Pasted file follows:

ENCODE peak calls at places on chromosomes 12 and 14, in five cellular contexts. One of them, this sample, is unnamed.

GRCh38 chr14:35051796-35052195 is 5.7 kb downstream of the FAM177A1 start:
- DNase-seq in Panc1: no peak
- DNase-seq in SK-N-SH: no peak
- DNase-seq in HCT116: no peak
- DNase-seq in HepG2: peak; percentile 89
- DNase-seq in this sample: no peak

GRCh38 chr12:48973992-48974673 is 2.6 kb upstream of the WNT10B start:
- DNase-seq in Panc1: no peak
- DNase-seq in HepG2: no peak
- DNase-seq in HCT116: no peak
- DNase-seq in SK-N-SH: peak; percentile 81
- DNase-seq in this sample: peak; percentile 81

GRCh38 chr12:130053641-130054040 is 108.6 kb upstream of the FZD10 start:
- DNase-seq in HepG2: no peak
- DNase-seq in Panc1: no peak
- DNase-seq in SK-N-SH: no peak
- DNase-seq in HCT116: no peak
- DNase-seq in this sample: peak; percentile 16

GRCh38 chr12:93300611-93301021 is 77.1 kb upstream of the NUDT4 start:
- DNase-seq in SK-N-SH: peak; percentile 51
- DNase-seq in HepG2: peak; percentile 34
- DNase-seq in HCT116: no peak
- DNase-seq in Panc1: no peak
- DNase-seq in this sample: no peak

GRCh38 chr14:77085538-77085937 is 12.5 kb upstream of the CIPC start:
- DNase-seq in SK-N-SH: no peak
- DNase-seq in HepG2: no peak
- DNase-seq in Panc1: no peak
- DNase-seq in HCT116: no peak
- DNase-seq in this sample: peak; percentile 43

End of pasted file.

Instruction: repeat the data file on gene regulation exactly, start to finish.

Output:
ENCODE peak calls at places on chromosomes 12 and 14, in five cellular contexts. One of them, this sample, is unnamed.

GRCh38 chr14:35051796-35052195 is 5.7 kb downstream of the FAM177A1 start:
- DNase-seq in Panc1: no peak
- DNase-seq in SK-N-SH: no peak
- DNase-seq in HCT116: no peak
- DNase-seq in HepG2: peak; percentile 89
- DNase-seq in this sample: no peak

GRCh38 chr12:48973992-48974673 is 2.6 kb upstream of the WNT10B start:
- DNase-seq in Panc1: no peak
- DNase-seq in HepG2: no peak
- DNase-seq in HCT116: no peak
- DNase-seq in SK-N-SH: peak; percentile 81
- DNase-seq in this sample: peak; percentile 81

GRCh38 chr12:130053641-130054040 is 108.6 kb upstream of the FZD10 start:
- DNase-seq in HepG2: no peak
- DNase-seq in Panc1: no peak
- DNase-seq in SK-N-SH: no peak
- DNase-seq in HCT116: no peak
- DNase-seq in this sample: peak; percentile 16

GRCh38 chr12:93300611-93301021 is 77.1 kb upstream of the NUDT4 start:
- DNase-seq in SK-N-SH: peak; percentile 51
- DNase-seq in HepG2: peak; percentile 34
- DNase-seq in HCT116: no peak
- DNase-seq in Panc1: no peak
- DNase-seq in this sample: no peak

GRCh38 chr14:77085538-77085937 is 12.5 kb upstream of the CIPC start:
- DNase-seq in SK-N-SH: no peak
- DNase-seq in HepG2: no peak
- DNase-seq in Panc1: no peak
- DNase-seq in HCT116: no peak
- DNase-seq in this sample: peak; percentile 43